The LightSquared Kerfuffle

We had a great discussion about the ugly problem of GPS interference last week and why it can’t be oversimplified.  Yesterday, venture capitalist Philip Falcone – a major financial backer of wireless startup LightSquared – slammed the GPS coalition for opposing LightSquared’s plans to use satellite spectrum for terrestrial wireless broadband.  Falcone reiterated the same talking points used by LightSquared regarding GPS devices lacking the proper filtering, and GPS device misuse of spectrum that was allocated to LightSquared.  The problem, however, is that he didn’t address the fundamental issue of what we’re going to do about all those GPS devices that will experience interference.

First let us summarize the undisputed facts of this debate:

  • There are 500 million GPS receivers in this country.
  • GPS receivers lack adequate filtering systems because they weren’t required to have them.
  • LightSquared’s proposed terrestrial transmitters (if approved by the FCC) will interfere with those millions of GPS devices.  This includes GPS receivers used in aviation.
  • It will be extremely expensive to replace the existing GPS receivers, and no one is volunteering to write the check.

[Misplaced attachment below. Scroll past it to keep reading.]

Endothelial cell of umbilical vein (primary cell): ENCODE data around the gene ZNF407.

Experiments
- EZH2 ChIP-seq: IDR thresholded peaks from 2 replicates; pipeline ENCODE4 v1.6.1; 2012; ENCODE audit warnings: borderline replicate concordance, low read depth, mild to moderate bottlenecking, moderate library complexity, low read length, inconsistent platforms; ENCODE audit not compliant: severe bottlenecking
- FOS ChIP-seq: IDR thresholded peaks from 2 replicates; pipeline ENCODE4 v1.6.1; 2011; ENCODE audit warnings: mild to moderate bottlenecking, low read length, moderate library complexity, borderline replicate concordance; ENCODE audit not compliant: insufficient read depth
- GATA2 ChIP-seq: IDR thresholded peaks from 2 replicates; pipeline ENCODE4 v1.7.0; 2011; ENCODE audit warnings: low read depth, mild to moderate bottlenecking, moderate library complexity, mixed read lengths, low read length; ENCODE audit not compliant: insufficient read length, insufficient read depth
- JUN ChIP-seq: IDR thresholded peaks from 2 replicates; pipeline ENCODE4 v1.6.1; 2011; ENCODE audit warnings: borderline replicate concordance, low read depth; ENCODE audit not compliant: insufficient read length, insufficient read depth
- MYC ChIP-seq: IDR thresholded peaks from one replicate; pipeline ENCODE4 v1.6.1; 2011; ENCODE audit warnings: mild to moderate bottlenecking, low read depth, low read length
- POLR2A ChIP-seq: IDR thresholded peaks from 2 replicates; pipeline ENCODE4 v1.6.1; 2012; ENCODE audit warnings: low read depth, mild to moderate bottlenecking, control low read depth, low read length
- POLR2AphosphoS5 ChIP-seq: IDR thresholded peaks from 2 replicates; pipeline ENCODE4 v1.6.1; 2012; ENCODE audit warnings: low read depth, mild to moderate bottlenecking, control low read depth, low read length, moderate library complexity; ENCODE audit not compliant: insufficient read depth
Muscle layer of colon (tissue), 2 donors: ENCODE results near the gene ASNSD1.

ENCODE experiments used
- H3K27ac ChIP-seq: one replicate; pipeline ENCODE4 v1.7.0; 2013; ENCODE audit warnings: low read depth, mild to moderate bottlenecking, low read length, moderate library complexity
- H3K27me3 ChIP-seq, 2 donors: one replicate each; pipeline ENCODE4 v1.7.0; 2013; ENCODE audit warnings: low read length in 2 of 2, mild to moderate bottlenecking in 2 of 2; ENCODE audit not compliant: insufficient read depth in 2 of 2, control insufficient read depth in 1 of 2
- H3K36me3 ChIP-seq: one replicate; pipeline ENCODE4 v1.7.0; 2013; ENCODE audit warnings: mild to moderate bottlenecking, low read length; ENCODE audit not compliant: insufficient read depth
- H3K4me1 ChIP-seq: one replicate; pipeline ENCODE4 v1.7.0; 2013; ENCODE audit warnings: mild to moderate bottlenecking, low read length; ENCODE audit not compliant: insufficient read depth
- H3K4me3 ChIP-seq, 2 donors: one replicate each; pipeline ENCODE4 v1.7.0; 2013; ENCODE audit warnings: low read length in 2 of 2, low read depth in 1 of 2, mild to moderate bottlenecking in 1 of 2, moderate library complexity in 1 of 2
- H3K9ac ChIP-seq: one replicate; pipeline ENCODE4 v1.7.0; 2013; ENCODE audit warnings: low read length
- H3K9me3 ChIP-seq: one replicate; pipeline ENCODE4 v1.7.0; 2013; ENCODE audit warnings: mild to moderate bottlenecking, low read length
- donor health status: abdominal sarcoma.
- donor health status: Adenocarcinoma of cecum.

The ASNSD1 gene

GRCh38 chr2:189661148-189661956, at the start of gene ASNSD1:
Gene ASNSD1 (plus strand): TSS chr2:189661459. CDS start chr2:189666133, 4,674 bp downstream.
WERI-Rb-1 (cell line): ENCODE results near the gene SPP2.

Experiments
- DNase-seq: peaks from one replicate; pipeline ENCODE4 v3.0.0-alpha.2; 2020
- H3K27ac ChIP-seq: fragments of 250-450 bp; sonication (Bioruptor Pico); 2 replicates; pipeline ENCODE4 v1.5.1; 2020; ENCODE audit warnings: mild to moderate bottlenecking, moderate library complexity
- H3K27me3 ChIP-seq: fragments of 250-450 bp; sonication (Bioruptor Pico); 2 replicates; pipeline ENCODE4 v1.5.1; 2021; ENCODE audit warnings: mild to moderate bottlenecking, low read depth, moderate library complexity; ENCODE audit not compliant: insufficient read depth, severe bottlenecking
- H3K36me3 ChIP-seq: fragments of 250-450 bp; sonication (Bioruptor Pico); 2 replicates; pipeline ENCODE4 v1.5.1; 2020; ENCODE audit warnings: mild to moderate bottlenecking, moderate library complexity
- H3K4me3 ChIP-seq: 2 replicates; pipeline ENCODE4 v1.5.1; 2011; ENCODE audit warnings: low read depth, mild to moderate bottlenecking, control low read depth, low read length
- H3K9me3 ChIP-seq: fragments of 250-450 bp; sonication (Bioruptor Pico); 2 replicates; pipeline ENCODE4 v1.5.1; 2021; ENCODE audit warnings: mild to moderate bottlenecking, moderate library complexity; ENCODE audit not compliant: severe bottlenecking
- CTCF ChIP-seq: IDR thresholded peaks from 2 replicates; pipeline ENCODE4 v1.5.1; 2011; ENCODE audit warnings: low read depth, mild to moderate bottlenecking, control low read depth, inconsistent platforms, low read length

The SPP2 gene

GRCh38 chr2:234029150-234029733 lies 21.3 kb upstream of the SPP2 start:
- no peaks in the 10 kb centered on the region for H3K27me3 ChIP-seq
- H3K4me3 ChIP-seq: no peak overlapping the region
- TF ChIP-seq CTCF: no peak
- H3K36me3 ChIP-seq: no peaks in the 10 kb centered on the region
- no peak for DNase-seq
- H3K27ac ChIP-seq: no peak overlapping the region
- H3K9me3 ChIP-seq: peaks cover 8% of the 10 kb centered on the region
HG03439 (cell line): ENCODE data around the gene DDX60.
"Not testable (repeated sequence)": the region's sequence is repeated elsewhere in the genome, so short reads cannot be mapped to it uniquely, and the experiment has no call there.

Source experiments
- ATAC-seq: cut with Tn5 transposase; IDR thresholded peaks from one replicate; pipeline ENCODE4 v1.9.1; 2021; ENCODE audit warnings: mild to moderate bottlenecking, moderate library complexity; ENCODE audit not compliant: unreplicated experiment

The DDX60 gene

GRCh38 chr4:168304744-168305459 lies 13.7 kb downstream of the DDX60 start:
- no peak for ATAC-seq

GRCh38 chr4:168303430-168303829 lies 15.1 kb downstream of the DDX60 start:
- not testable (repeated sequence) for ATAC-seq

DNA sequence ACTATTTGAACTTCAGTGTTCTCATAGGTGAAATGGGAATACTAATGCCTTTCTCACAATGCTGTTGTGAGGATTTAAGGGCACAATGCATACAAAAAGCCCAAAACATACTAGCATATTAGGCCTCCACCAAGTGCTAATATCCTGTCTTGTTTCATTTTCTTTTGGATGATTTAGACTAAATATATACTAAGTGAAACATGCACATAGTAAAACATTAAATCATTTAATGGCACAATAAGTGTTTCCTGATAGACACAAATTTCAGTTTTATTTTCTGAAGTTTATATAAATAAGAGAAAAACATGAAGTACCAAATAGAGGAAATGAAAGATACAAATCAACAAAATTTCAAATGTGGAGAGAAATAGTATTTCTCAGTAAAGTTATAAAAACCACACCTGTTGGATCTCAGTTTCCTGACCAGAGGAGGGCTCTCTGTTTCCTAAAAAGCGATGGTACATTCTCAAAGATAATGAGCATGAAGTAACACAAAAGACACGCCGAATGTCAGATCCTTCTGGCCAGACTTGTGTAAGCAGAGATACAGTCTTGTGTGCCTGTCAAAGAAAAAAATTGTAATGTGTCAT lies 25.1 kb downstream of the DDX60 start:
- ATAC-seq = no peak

Conflicting assertions from some major players:
  • If LightSquared switched to using its lower frequencies, the company claims that “only” 200,000 GPS receivers will be affected.
  • The United States Global Positioning System Industry Council (USGIC) says: “There is no question, however, that many types of GPS receivers and GPS-dependent applications will suffer harmful interference from LightSquared’s operations in the lower channel, even when transmission power is limited to one-tenth the authorized limit that was used in the testing”.
  • Extensive testing has not been done on the newly proposed spectrum in the lower block.
  • Even if the 200,000 claim is true, no one is offering to write a check to pay for the replacement of those 200,000 receivers.
The engineer’s view on filters:
  • It’s not just the problem of replacing GPS receivers, it may not even be possible to build a good enough filter.
  • The problem with real-world radio filters is that they can only reduce noise.  When they do reduce the noise, they also reduce the passband signal which is needed by the GPS receiver.
  • I have asked many engineers if it is possible to build a filter that can filter out a neighboring signal that is a billion times stronger than the GPS signal and do it in a way that doesn’t make the GPS signal unusable.  The only response I have received from engineers is that such a filter is not possible.
  • Even if such a filter existed – and it was affordable – how would we address the problem of replacing the existing GPS receivers?
The reality, therefore, is not nearly as simple as Mr. Falcone would have us believe, and there will be GPS interference no matter what portion of the spectrum LightSquared uses.  Given this harsh reality, it’s unclear how anyone – even those sympathetic to the company – can support LightSquared’s plans.